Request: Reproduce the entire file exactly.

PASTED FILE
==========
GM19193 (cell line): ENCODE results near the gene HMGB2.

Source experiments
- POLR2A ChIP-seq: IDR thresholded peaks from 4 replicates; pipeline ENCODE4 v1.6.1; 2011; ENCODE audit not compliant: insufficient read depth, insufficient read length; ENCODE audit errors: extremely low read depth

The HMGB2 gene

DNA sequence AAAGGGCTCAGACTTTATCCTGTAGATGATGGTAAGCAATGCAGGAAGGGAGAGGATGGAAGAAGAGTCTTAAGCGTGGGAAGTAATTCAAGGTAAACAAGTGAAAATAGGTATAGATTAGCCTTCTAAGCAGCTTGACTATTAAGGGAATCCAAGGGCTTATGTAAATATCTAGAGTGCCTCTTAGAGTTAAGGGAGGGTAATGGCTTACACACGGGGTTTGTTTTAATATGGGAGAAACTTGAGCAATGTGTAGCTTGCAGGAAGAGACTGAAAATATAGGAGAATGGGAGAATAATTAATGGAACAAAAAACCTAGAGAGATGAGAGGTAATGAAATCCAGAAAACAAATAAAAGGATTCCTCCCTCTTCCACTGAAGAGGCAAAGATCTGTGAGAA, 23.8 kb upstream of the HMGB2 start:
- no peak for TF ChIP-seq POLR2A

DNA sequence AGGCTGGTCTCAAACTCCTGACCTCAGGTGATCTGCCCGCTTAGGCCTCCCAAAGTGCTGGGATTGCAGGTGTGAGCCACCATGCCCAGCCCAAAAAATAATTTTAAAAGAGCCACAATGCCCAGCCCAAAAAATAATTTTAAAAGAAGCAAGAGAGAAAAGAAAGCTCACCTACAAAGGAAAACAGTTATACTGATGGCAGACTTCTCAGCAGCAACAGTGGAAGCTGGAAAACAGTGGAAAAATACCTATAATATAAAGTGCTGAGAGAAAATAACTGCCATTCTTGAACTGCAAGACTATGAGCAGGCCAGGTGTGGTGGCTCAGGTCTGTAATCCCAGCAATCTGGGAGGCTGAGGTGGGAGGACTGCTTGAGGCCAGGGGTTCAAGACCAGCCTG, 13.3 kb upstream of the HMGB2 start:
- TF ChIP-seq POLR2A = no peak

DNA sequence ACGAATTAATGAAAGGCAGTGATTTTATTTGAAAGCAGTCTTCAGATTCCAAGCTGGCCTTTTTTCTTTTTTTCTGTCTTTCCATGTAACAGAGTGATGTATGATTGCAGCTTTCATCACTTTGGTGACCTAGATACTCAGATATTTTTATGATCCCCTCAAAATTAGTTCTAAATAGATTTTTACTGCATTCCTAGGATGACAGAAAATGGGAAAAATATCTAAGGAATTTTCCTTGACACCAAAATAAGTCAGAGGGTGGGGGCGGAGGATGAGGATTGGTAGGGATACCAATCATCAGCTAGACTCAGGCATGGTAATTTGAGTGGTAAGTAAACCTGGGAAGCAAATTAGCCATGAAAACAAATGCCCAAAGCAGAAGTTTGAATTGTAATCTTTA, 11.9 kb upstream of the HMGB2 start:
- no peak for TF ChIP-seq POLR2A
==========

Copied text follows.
GM19193 (cell line): ENCODE results near the gene HMGB2.

Source experiments
- POLR2A ChIP-seq: IDR thresholded peaks from 4 replicates; pipeline ENCODE4 v1.6.1; 2011; ENCODE audit not compliant: insufficient read depth, insufficient read length; ENCODE audit errors: extremely low read depth

The HMGB2 gene

DNA sequence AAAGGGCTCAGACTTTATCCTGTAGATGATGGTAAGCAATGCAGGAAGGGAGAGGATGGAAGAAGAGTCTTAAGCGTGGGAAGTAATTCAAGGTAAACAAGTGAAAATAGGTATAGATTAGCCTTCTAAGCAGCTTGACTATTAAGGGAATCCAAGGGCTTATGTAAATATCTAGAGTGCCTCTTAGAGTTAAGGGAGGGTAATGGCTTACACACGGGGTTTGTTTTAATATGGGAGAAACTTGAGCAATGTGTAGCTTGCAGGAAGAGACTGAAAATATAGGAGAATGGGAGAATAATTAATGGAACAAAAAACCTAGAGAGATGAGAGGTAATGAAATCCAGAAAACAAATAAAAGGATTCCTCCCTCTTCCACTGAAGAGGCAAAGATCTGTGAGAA, 23.8 kb upstream of the HMGB2 start:
- no peak for TF ChIP-seq POLR2A

DNA sequence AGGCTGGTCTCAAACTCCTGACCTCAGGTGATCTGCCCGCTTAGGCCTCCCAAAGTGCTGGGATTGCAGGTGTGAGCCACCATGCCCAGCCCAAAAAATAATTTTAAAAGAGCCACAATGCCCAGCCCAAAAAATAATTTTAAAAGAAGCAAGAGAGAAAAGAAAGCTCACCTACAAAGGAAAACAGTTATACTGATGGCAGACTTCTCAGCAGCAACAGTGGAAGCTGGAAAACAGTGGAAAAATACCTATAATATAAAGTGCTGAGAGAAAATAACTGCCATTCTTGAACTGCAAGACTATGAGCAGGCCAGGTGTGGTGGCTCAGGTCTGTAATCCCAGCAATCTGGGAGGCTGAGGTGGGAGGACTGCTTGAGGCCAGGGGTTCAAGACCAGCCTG, 13.3 kb upstream of the HMGB2 start:
- TF ChIP-seq POLR2A = no peak

DNA sequence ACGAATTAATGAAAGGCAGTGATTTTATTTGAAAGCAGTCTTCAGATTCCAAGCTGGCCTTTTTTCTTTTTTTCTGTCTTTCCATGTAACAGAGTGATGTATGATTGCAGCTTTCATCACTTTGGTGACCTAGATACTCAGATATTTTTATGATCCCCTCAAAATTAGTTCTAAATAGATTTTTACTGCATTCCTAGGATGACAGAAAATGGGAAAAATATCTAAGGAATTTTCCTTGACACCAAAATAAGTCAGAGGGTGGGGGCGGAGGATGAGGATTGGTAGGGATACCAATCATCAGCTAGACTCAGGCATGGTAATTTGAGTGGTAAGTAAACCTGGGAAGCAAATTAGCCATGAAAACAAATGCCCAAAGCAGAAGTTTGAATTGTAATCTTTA, 11.9 kb upstream of the HMGB2 start:
- no peak for TF ChIP-seq POLR2A